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Re: live or memorex
> But do musicians really create from silence or
> just make something new from all the music
> they've heard in their life, stored in the back
> of their mind somewhere? I tend to go for the
> latter. Nobody creates out of nothing, everybody
> takes in some form of raw materials and organizes
> them in a way they find to be ideal. Whether
> it's notes and licks or samples and loops.
certainly nobody is at a point of total and absolute freedom, but dj spooky
(now just a totem) is getting a headstart on the game. what he uses is
already organized to some degree...i mean, if he's cutting it up so much so
that he's left with a single piano note or a single drum hit, then why not
just play the piano and drum kit and sample your own playing?
what dj spooky uses is already organized and placed on/within a piece of
media (cd, lp, 8-track, etc.).
i think every musician, particularly guitarists, have "licks" that they
back on. the idea is to catch yourself when you're using stock ideas and
say "you know, this is just an automatic lick that my fingers like to play.
for that reason, i shall now discard it and try to come up with some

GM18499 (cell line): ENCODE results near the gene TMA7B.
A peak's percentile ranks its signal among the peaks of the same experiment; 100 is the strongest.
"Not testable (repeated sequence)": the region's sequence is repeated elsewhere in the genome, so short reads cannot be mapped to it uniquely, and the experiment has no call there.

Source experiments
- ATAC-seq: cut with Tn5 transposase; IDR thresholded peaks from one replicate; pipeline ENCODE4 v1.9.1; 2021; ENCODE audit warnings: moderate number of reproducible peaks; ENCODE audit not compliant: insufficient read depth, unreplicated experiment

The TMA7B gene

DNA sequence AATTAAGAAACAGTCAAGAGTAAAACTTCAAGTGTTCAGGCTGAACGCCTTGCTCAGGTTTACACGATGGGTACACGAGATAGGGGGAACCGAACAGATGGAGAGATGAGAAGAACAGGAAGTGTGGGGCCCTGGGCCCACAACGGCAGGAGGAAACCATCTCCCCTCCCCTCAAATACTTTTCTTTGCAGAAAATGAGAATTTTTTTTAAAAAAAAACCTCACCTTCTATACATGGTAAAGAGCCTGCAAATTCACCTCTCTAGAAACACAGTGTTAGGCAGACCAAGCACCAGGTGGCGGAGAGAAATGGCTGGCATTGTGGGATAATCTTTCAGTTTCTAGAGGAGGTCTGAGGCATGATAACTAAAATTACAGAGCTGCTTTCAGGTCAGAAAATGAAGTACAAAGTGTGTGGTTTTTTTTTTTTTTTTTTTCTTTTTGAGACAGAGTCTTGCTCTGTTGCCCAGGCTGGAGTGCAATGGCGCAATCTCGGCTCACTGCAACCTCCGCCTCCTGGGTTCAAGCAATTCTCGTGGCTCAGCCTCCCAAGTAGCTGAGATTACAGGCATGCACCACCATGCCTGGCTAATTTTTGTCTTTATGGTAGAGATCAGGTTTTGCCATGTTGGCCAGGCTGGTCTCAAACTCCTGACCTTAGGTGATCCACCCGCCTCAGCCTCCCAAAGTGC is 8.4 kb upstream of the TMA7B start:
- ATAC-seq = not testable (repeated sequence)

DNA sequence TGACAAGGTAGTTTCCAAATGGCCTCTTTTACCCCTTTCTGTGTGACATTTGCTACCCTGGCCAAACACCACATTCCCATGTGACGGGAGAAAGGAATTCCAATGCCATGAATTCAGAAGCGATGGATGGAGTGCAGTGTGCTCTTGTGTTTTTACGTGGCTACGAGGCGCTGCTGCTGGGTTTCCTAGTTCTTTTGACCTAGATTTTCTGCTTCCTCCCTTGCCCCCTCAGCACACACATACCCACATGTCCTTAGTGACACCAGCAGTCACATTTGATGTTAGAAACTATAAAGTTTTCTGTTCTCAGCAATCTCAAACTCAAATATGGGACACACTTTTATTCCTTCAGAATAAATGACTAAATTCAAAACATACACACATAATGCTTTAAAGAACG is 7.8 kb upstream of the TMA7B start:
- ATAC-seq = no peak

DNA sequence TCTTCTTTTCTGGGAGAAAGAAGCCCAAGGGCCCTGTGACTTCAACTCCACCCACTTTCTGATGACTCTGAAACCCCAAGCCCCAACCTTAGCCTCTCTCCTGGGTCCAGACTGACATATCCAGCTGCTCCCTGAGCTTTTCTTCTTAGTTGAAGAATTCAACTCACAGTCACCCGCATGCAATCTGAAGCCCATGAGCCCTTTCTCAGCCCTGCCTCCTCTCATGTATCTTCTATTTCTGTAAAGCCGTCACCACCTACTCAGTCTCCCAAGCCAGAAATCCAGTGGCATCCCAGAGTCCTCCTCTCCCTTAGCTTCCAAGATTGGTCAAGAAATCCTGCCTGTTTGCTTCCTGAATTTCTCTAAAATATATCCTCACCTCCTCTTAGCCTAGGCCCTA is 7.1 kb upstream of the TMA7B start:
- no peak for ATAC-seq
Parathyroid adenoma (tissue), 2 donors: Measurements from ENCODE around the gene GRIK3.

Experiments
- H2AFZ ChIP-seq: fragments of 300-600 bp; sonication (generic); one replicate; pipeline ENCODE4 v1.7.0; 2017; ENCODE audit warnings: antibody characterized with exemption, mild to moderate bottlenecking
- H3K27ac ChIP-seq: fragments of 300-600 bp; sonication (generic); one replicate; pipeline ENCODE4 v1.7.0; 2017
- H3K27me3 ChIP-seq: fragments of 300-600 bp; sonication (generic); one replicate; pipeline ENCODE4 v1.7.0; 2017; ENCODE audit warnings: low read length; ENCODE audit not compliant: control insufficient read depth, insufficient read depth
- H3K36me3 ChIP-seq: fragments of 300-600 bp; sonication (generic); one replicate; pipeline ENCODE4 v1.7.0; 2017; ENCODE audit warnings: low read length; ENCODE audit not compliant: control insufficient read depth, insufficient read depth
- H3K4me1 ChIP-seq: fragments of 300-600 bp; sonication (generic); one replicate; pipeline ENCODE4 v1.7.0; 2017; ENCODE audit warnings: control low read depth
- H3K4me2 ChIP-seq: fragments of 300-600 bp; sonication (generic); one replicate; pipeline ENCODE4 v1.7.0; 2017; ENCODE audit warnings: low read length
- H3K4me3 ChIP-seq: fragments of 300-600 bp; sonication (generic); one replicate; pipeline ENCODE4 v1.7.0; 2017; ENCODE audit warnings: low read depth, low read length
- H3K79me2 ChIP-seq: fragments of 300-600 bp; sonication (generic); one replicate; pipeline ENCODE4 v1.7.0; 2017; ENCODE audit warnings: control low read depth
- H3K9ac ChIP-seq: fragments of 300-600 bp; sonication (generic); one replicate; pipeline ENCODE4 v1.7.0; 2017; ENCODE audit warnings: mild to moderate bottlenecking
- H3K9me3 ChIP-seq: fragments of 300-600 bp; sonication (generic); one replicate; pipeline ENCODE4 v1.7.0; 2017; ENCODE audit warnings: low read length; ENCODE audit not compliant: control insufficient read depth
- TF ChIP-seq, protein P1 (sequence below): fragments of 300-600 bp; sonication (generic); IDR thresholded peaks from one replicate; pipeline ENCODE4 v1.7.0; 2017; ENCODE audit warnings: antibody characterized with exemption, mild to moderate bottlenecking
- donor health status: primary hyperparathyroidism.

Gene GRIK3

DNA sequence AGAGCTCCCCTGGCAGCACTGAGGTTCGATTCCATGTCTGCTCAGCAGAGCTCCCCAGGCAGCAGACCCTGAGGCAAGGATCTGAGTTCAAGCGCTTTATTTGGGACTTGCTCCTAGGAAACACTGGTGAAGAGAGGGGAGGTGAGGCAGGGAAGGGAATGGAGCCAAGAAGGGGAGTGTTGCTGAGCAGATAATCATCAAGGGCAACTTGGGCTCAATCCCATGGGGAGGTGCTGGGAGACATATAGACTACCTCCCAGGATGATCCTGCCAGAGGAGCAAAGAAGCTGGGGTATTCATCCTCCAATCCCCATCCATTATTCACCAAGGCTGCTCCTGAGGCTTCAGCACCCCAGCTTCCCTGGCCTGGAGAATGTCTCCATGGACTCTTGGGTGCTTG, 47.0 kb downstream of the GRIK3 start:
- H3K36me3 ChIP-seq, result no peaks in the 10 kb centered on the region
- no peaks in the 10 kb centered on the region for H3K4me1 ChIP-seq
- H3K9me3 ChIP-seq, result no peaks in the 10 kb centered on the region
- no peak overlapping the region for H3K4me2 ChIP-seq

arrangment of notes that i, personally, have never knowingly encountered."
i think charlie parker told a story once: he had a fellow musician stand
beside him as he practiced. parker's instructions were for his friend to
hit him everytime they heard him recylce an idea. if he played a "lick",
got whacked. this is the idea, so far as i'm concerned. don't allow
yourself to get away with anything less than 100% of your creativity.
anything less is simply a cop-out...a sort of getting-by in the music.
but no, to get back, no musician creates anything from total scratch. that
having been said, where does your influence start and where does it stop?
when you play a riff, how can you know for sure that it wasn't influenced
strikes your fancy because you heard something similar while walking down
the street...maybe some cars were honking and the pitches just sounded
and your mind stored them but you didn't really pay that much attention.
my point: sampling other folks music is just a little more effortless and
therefore a little less legitimate (maybe legitimate isn't the right word).
you didn't have to try quite as hard because you found a riff that you
on a record somewhere, created by somebody else, already employed in
somebody else's jam.
i get the sneaking suspicion that i'm a one-man minority on this subject.